I process (carefully! wear gloves) hot peppers much as I do tomatoes. In fact, I often combine some tomato puree with the peppers, boiling and blending into a puree. I often add some vinegar and salt and maybe a little fruit for sweetener, and then freeze the result. Note from mom: label these carefully! You don't want to put hot pepper sauce into your spaghetti by accident, and they look alike in the freezer.

Smaller and thinner-skinned hot peppers just get dried. I cut the plant at ground level when frost or rain threatens, then hang it upside down in the garage. You can do this indoors, but it smells funky for the first few days. Within a few weeks the peppers are dry enough to store. This is the simplest way to keep Thai, pequin, and cayenne peppers through the winter.

You certainly can process all of those tomatoes and sauces in canning jars and seal them that way. That's fun to do and saves on freezer space. My parents did that, and I have done it many times. An extra deep pressure cooker gives nearly 100% success at sealing jars. But my experience is that canning is something of a production, and I just find it's harder to get around to it. I think their approach of a little bit processed every few days is much less daunting to the average gardener with a busy schedule. Chop, simmer, strain, and freeze you can do in an evening while working on other things.

Mom's last entry was last October. Age and illness kept her from planting a vegetable garden this year for the first time in six decades. Good news, mom: you passed it on to at least one of your kids, and I have quite a record of accomplishment to live up to. Thank you.

An afternoon's harvest in early October. Our warm, dry weather before the rainy season extends our harvest of summer vegetables.
Thai pepper plant ready for harvest. Cut it off at ground level, hang it upside down in the garage. Foliage will wither away and pepper pods will dry out, ready for storage in a few weeks. They keep for months.
Cayenne peppers a few weeks after drying. You can store them in jars or just leave them in a basket on the counter. Caution: very hot!
Pineapple tomato is an heirloom variety with golden flesh suffused streaks of red. It makes a beautiful orange-gold puree with sweet flavor, great as a base for salsa.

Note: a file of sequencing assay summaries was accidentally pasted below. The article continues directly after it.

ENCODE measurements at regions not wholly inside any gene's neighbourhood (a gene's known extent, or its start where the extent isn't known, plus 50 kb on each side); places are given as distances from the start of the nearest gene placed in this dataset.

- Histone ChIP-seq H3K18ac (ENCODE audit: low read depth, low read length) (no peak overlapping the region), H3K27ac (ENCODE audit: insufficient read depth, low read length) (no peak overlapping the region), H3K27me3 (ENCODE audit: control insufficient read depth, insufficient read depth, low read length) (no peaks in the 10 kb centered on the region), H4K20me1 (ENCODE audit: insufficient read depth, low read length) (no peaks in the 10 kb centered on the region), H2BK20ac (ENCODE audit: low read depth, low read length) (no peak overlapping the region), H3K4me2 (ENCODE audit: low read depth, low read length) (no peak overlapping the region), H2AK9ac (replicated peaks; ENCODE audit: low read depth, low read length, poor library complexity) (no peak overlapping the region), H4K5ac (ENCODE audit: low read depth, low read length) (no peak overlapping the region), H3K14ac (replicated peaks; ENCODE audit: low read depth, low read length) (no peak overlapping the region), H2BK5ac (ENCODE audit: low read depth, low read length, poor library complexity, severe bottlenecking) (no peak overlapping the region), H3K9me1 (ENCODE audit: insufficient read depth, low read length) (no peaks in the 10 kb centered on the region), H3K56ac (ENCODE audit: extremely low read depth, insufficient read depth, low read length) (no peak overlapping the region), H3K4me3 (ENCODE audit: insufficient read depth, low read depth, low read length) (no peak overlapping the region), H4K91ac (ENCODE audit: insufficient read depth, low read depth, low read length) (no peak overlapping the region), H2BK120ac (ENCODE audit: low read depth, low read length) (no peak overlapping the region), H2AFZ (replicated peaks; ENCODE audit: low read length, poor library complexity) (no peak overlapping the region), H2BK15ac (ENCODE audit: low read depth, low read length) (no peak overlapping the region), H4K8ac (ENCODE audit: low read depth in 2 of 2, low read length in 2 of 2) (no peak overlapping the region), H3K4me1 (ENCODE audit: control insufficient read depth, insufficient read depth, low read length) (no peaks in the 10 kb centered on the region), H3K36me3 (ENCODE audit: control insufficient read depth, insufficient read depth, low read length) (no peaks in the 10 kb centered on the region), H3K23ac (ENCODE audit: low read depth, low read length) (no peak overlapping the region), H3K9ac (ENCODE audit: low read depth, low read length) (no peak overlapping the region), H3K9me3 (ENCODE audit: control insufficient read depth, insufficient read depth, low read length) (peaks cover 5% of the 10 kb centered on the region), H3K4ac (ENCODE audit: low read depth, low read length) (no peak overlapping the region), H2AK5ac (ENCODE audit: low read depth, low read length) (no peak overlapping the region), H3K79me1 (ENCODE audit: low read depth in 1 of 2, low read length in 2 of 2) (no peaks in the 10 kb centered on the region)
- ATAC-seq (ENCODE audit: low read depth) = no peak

Try something new? There are a lot of different colored tomato varieties on the market now; some hybrids, some open-pollinated. Your puree will be the color of the variety, so consider separating and processing the different varieties. Some are sweeter, some have stronger flavors.
Pork Chop is a new open-pollinated tomato that is light yellow. The flavor is sweet, and the production is phenomenal. I got more than 60 fruit, average 12 - 14 oz., from a single plant.

Red Boar is actually orange-pink with red stripes. It produced very well, has great tomato flavor, and made a bright orange-red sauce.
Wine Jug is a dark, almost purple-red tomato, very meaty with few seeds. This new open-pollinated variety looks like an interesting addition to a mixed tomato planting for colorful fruit, and it makes a very thick rich puree.

I've learned to cut back my basil plants in August when they flower to force new growth. That gives a flush of leaves that you can harvest in late September and October. Basil can be dried, frozen whole, or made into pesto and frozen.
It's a simple process when you're using the freezer. Cut the fruit and remove any bad parts. Simmer until soft, mash and blend. Simmer again for awhile. Strain to remove seeds and skin, simmer the remainder down to thicken it. Then freeze for use in winter and spring.

Saturday, July 20, 2013

Here's my July Davis Enterprise garden column about what'll happen if you turn off your sprinkler system...

Tuesday, May 14, 2013

Tips for summer garden success!

Tips for summer success!

Written for the Davis Enterprise, May 09 2013
With warm temperatures and summer vegetable and flower gardens getting underway, here are some quick pointers to help you be more successful.

Feed your plants!

Or feed your soil, and let your soil feed your plants.

I'm running into a frequent problem with organic gardeners who make their own compost. They're doing everything right: saving leaves and garden vegetation and composting it, then spreading it around the garden. Then their plants grow slowly and the older leaves are yellowing: a common sign of nitrogen deficiency.

You need to fertilize your garden for good growth and flowering. A standard rate of application that I find in soil service recommendations and fertilizer handbooks is Ò1000 lbs. of actual nitrogen per acre.Ó That's a useful statistic if you know how to convert your acreage to square feet, and how to read a fertilizer label. That's a little more than 2 lbs of actual nitrogen per 100 square feet; 2.3 to be exact, but you don't need to be exact. 2.3 lbs. of fertilizer? No: actual nitrogen. So you need to know what percentage of your fertilizer is actual nitrogen.

A little technical overview here.

Every fertilizer you buy, by law, has two things on the label. The N-P-K formula, and the "guaranteed analysis" telling you how much of each of those is in the bag, and what the sources are.